Like a tatty fairground
That came for the children.

Wednesday, 21 September 2016

Autumn Equinox

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Mabon - Annie Finch

For Mabon (fall equinox), Sept. 21
Our voices press
from us
and twine
around the year's
fermenting wine

Yellow fall roars
Over the ground.
Loud, in the leafy sun that pours
Liquid through doors,
Yellow, the leaves twist down

as the winding
of the vine
pulls our curling

Glowing in wind and change,
The orange leaf tells

How one more season will alter and range,
Working the strange
Colors of clamor and bells

In the winding
of the vine
our voices press out
from us
to twine

When autumn gathers, the tree
That the leaves sang
Reddens dark slowly, then, suddenly free,
Turns like a key,
Opening air where they hang

and the winding
of the vine
makes our voices
turn and wind
with the year’s
fermented wine

One of the hanging leaves,
Deeply maroon,
Tightens its final hold, receives,
Finally weaves
Through, and is covered soon

in the winding
of the vine—

Holding past summer's hold,
Open and strong,
One of the leaves in the crown is gold,
Set in the cold
Where the old seasons belong.

Here is my crown
Of winding vine,
Of leaves that dropped,
That fingers twined,
another crown
to yield and shine
with a year’s
fermented wine.

Wednesday, 14 September 2016

A Memory Lies in Me

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Aren't some memories 'splendid sorrows', providing both pain and ecstasy? Memories we can never let go of; that lie deep in us, have become part of us. Anna Akhmatova explains it exquisitely here.

Like A White Stone - Anna Akhmatova

Like a white stone deep in a draw-well lying,
As hard and clear, a memory lies in me.
I cannot strive nor have I heart for striving:
It is such pain and yet such ecstasy.

It seems to me that someone looking closely
Into my eyes would see it, patent, pale.
And, seeing, would grow sadder and more thoughtful
Than one who listens to a bitter tale.

The ancient gods changed men to things, but left them
A consciousness that smoldered endlessly,
That splendid sorrows might endure forever.
And you are changed into a memory.

Monday, 12 September 2016


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Trust - Thomas R. Smith

It’s like so many other things in life  
to which you must say no or yes.                                   
So you take your car to the new mechanic.  
Sometimes the best thing to do is trust.  

The package left with the disreputable-looking  
clerk, the check gulped by the night deposit,  
the envelope passed by dozens of strangers—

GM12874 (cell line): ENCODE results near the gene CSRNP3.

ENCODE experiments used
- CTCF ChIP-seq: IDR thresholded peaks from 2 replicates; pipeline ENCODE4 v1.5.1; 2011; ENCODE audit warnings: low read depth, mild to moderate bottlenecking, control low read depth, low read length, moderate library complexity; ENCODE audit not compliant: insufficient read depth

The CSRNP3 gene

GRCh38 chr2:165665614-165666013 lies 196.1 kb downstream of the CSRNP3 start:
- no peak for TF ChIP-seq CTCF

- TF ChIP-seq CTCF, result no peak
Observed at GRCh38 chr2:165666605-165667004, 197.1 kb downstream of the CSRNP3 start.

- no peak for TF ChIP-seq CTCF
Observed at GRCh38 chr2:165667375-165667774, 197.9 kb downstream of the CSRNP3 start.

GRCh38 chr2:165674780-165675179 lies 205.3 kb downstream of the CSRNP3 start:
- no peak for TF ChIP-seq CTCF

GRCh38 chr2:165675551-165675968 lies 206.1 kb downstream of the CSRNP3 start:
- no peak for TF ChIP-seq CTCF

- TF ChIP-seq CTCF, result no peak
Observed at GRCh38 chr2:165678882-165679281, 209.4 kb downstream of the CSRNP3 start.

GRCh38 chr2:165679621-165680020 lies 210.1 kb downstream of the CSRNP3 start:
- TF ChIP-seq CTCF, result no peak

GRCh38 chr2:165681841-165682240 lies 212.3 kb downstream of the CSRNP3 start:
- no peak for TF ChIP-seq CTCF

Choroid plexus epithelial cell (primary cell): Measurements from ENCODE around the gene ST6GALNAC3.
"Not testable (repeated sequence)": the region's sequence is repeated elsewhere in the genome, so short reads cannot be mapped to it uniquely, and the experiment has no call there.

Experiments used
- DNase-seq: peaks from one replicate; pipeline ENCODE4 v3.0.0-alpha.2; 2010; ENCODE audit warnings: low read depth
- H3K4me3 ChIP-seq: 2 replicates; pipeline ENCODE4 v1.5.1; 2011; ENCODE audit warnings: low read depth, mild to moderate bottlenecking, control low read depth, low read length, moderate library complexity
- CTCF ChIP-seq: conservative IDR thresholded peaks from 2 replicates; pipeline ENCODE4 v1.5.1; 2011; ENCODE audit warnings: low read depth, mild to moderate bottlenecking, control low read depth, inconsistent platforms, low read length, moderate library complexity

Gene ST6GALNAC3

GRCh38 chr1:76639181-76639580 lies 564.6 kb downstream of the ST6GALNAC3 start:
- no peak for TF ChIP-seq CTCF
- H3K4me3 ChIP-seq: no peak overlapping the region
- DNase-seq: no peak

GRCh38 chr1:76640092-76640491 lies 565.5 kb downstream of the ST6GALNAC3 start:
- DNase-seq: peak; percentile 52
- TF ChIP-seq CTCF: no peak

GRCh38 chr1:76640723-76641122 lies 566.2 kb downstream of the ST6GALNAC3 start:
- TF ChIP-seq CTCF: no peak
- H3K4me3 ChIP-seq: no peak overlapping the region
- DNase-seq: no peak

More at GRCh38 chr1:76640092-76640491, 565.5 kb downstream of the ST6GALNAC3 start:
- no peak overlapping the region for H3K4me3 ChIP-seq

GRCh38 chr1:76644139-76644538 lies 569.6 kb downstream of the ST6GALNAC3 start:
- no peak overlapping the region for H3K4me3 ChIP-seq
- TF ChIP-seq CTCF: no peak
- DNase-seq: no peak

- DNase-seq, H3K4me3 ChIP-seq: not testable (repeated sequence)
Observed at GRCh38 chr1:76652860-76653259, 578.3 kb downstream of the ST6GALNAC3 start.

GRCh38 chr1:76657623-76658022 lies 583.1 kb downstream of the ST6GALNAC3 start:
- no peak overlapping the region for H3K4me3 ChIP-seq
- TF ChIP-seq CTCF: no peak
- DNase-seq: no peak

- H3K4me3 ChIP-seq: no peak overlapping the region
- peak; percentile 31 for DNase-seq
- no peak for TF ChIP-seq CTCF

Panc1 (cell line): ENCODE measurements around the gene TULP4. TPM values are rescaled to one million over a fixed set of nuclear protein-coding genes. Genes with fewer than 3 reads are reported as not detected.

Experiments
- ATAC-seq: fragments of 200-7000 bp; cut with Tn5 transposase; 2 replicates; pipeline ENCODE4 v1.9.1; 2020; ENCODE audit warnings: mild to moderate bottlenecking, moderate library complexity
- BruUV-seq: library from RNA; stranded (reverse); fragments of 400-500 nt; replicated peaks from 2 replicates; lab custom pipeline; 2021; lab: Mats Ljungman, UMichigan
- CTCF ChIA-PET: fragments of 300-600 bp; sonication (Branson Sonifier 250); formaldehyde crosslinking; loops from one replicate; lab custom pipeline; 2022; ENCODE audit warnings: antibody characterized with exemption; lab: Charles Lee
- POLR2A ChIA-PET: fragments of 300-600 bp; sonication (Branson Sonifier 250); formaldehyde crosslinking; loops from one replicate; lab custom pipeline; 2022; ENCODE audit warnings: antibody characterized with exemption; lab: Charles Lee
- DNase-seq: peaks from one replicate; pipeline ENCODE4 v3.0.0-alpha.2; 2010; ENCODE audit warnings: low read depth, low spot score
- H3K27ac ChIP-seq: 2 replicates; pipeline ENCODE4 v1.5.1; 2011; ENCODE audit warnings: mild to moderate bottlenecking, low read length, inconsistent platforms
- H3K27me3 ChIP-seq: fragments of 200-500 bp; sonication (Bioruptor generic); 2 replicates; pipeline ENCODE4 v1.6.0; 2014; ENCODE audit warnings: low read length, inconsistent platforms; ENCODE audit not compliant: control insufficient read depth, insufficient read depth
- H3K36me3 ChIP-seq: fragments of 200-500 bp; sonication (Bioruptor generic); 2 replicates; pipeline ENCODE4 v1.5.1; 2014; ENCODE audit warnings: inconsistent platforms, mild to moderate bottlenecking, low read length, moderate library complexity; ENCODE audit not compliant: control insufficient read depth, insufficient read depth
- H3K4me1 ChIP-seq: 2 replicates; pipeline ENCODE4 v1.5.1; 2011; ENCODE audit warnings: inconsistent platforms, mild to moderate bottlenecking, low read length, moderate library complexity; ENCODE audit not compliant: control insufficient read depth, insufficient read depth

all show up at their intended destinations.  

The theft that could have happened doesn’t.  
Wind finally gets where it was going  
through the snowy trees, and the river, even              
when frozen, arrives at the right place.                       

And sometimes you sense how faithfully your life  
is delivered, even though you can’t read the address.

Sunday, 11 September 2016

September 11th (and Since)

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"How are we not part of each other?"

I love the message of this poem, its empathy and truth. Powerful.

September 11th - Sharon Olds

On each September eleventh, I think about
the family - the young mother,
the young father, and their small child -
whom my relative killed, with his car, one sunny
day. And when he killed them, as if
stepping on the balsa figures of the creche,
I remembered that we had killed Jesus,
too. And I thought of everyone
killed in our name - without our having been asked.
Today we kneel, we bow down
to the families of September - and to all those
since that September, to whom what we feared
would happen has happened. We kneel to families
everywhere. How are we not part
of each other? It looks as if, someday,
we will all go up in smoke, together,
back to nothing. But look! Out of air,
of water, fire, and earth, we came, and then there
blossomed, from us, love itself,
love in a thousand languages,
each one to die for.

Sunday, 4 September 2016

Summer to Autumn

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As Summer into Autumn slips - Emily Dickinson

As Summer into Autumn slips
And yet we sooner say
"The Summer" than "the Autumn," lest
We turn the sun away,

And almost count it an Affront
The presence to concede
Of one however lovely, not
The one that we have loved -

So we evade the charge of Years
On one attempting shy
The Circumvention of the Shaft
Of Life's Declivity.